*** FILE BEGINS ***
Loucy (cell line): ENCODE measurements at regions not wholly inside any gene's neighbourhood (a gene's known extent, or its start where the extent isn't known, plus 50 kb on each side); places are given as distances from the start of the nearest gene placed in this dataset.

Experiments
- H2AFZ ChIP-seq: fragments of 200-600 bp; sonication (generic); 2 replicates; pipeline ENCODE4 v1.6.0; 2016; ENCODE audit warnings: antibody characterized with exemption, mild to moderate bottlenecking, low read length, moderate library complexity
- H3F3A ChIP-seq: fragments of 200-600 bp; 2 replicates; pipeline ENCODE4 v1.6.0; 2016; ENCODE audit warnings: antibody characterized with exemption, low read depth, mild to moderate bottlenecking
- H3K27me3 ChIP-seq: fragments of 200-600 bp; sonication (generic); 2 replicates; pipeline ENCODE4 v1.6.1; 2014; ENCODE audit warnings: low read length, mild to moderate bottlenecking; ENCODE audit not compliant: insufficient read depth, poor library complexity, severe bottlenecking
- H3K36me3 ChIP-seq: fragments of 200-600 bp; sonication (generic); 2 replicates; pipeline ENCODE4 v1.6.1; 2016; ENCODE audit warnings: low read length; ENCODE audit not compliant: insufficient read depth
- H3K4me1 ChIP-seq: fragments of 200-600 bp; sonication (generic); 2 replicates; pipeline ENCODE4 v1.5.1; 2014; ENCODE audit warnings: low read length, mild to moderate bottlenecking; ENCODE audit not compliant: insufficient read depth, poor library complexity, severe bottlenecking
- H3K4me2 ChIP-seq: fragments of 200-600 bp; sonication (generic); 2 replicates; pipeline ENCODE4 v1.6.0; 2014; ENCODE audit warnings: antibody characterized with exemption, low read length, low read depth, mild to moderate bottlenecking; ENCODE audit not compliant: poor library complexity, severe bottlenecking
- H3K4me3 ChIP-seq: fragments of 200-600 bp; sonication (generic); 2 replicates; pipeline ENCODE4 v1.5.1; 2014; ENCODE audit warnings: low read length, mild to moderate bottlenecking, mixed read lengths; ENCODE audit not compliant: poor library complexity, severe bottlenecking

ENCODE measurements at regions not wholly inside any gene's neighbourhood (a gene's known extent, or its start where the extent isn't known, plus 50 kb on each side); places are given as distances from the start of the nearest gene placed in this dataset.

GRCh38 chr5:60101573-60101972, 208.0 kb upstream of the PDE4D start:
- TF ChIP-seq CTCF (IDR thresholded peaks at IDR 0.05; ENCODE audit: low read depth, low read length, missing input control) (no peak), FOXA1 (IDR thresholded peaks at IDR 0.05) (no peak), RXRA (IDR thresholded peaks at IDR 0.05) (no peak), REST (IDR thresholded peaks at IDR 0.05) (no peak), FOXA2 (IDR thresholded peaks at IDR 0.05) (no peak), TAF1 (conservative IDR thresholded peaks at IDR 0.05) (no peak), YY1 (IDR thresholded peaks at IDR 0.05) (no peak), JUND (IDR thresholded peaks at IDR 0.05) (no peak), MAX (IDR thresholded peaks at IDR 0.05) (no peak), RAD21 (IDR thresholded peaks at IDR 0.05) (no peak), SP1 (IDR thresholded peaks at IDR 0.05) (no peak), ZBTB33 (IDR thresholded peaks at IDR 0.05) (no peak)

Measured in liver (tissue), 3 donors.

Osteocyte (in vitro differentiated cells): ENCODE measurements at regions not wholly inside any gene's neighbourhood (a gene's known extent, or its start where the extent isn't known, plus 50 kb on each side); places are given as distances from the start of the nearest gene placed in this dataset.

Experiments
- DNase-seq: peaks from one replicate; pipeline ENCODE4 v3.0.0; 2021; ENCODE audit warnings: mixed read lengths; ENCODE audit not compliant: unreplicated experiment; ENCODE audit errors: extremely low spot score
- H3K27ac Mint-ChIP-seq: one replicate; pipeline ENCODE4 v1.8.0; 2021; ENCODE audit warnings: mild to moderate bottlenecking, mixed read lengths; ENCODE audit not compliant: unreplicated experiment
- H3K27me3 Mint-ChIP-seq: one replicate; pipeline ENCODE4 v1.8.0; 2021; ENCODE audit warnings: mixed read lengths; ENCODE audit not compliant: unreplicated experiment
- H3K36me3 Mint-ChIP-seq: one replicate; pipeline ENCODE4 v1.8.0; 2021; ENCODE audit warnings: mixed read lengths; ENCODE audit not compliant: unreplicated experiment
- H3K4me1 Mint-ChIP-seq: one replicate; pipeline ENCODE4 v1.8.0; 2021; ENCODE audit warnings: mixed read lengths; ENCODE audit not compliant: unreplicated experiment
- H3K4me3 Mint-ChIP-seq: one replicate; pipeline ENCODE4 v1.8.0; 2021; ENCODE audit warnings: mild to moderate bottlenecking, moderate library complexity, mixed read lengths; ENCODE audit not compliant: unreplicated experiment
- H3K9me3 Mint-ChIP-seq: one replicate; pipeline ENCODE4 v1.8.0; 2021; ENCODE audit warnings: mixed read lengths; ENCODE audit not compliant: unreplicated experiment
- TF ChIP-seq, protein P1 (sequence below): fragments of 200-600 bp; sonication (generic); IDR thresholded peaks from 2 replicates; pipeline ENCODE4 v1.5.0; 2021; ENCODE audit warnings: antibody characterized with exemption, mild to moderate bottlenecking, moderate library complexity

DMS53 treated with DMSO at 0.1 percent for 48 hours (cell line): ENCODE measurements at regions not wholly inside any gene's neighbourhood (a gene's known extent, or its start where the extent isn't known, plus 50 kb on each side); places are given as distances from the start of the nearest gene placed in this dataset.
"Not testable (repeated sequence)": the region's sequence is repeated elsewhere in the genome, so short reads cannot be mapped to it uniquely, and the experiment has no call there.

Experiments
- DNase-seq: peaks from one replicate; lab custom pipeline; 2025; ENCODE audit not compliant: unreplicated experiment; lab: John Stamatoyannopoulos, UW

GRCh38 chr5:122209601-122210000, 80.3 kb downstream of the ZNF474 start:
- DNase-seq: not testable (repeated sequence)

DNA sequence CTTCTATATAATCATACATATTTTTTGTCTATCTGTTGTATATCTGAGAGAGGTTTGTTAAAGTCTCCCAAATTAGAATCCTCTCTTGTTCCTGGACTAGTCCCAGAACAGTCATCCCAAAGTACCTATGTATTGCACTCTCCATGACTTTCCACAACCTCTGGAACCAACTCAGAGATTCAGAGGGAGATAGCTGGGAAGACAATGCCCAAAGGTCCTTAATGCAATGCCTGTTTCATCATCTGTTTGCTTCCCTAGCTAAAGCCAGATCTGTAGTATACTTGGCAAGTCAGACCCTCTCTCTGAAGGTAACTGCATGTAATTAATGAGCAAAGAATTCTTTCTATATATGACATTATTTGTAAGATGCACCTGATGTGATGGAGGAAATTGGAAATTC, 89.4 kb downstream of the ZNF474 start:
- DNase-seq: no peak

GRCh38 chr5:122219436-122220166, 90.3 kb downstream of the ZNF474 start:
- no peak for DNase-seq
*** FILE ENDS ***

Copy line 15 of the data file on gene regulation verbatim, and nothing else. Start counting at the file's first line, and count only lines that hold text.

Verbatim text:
Experiments